During the first 99,500 years of our existence, we had no idea that bacteria existed – they were simply too small for us to see. Bacteria are about 1 micrometer long. To put that into context, if you have a thousand of them and put those in a line, the line will only be 1 millimeter long. That's how small they are.
It wasn’t until two hundred years ago that we first discovered bacteria. It all began when scientists started looking into what caused people to get sick and discovered something tiny swimming around in the blood of people who were not well, which didn’t exist in the blood of healthy people. In 1840 the German scientist Henle proposed that microorganisms in a diseased body are living and parasitical. And, in 1905 one of his students, Robert Koch, was awarded the Nobel Prize for his studies on the harmful bacteria behind diseases such as tuberculosis.
One of the reasons why bacteria have had – and to some extent still have – such a bad reputation is that scientists did not have the equipment back then to analyze microorganisms. But although it is true that harmful bacteria can make you sick, they are by far outnumbered by the good bacteria you need to stay healthy.
Bacteria: our tiny superheroes
Did you know that there are ten times more bacteria in your body than there are human cells, and they weigh as much as our brain? We all carry around one to two kilos of microorganisms every day; these include bacteria, yeast, fungi, viruses, and parasites. These are all part of our own personal microbiota. Our very first good bacteria are acquired from our mothers when we are born. What do they do and how are they beneficial? The answer is in a lot of ways. Bacteria play an essential role in keeping our bodies healthy. The bacteria on your skin, in your airways, and in your digestive system serve as the first line of defense against harmful bacteria.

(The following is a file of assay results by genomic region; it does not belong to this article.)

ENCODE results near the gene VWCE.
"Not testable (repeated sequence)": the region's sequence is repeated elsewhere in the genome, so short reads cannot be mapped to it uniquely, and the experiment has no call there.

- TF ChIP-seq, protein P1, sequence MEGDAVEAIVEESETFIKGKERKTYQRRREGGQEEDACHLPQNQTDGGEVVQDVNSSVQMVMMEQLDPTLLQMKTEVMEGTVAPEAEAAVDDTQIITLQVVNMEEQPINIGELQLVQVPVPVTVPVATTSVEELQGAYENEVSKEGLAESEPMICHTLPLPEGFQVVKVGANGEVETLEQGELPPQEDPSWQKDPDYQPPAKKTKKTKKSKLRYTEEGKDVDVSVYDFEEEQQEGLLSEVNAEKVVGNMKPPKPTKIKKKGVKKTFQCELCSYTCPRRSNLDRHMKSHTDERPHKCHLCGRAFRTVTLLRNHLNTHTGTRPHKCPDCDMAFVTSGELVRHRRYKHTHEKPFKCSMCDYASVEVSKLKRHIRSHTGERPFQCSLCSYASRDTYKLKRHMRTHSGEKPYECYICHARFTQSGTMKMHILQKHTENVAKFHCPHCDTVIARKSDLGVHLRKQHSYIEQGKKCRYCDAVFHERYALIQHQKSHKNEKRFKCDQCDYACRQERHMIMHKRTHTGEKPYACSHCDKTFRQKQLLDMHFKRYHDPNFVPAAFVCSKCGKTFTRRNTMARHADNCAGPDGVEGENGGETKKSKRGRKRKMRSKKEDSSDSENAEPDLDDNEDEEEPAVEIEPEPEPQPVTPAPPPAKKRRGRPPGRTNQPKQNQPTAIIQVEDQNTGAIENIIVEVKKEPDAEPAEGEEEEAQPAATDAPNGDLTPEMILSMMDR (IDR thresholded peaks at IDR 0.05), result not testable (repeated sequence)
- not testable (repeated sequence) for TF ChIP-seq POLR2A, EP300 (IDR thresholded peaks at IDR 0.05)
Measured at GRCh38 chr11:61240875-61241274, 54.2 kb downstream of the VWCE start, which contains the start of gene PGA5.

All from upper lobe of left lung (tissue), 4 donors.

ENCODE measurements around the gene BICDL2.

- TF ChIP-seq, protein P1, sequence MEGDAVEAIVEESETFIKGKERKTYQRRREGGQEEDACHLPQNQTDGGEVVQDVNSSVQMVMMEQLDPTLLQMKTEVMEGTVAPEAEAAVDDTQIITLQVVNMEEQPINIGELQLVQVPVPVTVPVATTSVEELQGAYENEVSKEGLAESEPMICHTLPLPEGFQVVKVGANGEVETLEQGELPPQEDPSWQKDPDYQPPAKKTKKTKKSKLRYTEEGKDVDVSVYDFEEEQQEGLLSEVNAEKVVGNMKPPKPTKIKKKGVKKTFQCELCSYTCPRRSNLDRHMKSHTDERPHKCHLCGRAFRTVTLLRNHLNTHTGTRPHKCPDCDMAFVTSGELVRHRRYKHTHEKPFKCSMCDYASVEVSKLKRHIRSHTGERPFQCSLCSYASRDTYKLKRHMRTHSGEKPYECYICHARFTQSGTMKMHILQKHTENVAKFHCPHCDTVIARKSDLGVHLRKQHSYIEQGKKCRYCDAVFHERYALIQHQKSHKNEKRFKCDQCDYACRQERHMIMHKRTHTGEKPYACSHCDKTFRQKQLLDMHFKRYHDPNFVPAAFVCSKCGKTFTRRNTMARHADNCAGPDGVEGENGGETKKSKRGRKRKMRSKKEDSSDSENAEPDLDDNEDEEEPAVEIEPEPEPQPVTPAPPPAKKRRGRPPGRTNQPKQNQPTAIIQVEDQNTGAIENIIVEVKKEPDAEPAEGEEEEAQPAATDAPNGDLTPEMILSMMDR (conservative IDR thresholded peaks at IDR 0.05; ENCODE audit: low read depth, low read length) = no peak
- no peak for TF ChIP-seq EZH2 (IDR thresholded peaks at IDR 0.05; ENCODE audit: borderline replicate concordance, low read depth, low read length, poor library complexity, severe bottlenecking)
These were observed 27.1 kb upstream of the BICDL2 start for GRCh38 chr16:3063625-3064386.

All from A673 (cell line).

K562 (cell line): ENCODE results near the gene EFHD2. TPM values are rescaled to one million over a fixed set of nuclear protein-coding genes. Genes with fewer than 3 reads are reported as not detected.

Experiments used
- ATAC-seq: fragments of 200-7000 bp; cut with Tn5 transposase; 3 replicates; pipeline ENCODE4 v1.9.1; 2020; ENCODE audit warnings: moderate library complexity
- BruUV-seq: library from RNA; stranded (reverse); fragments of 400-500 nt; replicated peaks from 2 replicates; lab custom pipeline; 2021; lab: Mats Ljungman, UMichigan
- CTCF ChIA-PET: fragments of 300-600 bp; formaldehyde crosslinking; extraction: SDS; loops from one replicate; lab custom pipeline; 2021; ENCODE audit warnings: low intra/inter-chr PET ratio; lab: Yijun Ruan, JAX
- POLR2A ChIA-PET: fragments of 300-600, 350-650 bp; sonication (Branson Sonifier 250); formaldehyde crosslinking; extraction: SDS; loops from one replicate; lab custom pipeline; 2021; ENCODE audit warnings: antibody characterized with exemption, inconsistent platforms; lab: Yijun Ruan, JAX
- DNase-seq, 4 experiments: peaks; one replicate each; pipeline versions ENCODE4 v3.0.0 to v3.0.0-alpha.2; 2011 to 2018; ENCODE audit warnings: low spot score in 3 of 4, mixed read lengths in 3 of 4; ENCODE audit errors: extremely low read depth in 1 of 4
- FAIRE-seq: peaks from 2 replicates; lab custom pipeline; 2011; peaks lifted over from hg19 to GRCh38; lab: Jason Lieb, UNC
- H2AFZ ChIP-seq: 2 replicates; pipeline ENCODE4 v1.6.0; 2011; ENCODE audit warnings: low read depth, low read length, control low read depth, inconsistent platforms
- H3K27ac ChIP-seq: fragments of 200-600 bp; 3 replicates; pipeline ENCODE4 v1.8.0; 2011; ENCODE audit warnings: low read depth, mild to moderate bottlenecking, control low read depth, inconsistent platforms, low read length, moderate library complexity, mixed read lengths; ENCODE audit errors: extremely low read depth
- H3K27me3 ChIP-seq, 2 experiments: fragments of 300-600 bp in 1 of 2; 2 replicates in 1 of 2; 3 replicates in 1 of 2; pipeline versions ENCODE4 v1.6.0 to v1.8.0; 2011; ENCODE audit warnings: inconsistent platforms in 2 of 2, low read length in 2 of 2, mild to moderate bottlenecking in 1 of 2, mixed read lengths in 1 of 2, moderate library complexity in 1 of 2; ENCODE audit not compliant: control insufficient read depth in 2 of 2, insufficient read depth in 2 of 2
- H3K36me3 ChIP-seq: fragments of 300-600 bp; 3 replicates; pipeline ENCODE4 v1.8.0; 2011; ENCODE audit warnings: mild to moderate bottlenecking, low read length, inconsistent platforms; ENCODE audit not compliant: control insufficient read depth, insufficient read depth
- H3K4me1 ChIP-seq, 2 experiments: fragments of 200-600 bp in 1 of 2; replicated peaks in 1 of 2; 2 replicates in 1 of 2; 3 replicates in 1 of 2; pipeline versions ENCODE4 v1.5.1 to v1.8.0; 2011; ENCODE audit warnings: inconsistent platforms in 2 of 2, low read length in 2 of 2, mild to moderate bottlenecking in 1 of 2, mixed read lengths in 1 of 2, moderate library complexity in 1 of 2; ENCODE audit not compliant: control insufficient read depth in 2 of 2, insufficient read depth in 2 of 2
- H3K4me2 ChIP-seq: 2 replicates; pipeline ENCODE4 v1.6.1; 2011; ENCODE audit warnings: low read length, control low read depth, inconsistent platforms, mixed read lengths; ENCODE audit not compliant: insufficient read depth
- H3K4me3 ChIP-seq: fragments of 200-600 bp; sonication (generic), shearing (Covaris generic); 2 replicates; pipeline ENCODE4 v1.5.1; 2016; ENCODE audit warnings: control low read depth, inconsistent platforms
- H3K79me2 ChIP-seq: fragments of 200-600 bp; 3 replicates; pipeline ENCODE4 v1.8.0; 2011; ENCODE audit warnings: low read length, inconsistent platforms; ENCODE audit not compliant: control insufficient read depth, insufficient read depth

Take care of Your Gut and Your Gut Will Take Care of You
Your microbiota consists of trillions of bacteria belonging to thousands of different species, as many as 90-95 % of which reside in your gut that is also home to 80 % of your immune system. By outnumbering the harmful bacteria, the good bacteria in your gut microbiome can protect you from bad germs that causing illness and disease. They also help to digest the food you eat, absorb nutrients, and produce vitamins that you cannot produce yourself: for example, niacin, folic acid, vitamin B6, and B12. These tiny superheroes help balance your immune system, making sure it neither overreacts nor becomes too lazy. The good bacteria in your gut may even affect your brain and your mood. One of the keys to staying healthy is to keep your gut in balance by supporting the good bacteria.
5 Tips to support your gut health
The best thing you can do to support the good bacteria in your gut is to keep a healthy lifestyle. This includes everything from exercising on a regular basis to eating healthy and nutritious foods and reducing stress. Here are some gut friendly tips to include in your everyday life:
- Choose foods high in nutrients and fiber. You can also add foods that contain beneficial bacteria such as yogurt, sauerkraut, and other fermented foods to give your gut microbiome an extra boost.
- Add a daily probiotic. On top of keeping a healthy diet, a daily probiotic will provide your gut microbiome with an extra dose of good bacteria.
- Exercise regularly. Studies have shown that exercising 150 minutes per week can benefit your gut health. Duration is key, so try to stay active throughout the day. Why not bike to work and treat yourself to a lunch or evening walk?
- Meditate. When studying Tibetan monks, researchers found that regular meditation can help regulate the gut microbiome. Treat yourself and your gut to a moment of peace, presence, and deep breathing.
- Try to avoid antibiotics. When you use antibiotics to treat bacterial infections, you also kill the good bacteria that can harm your gut health.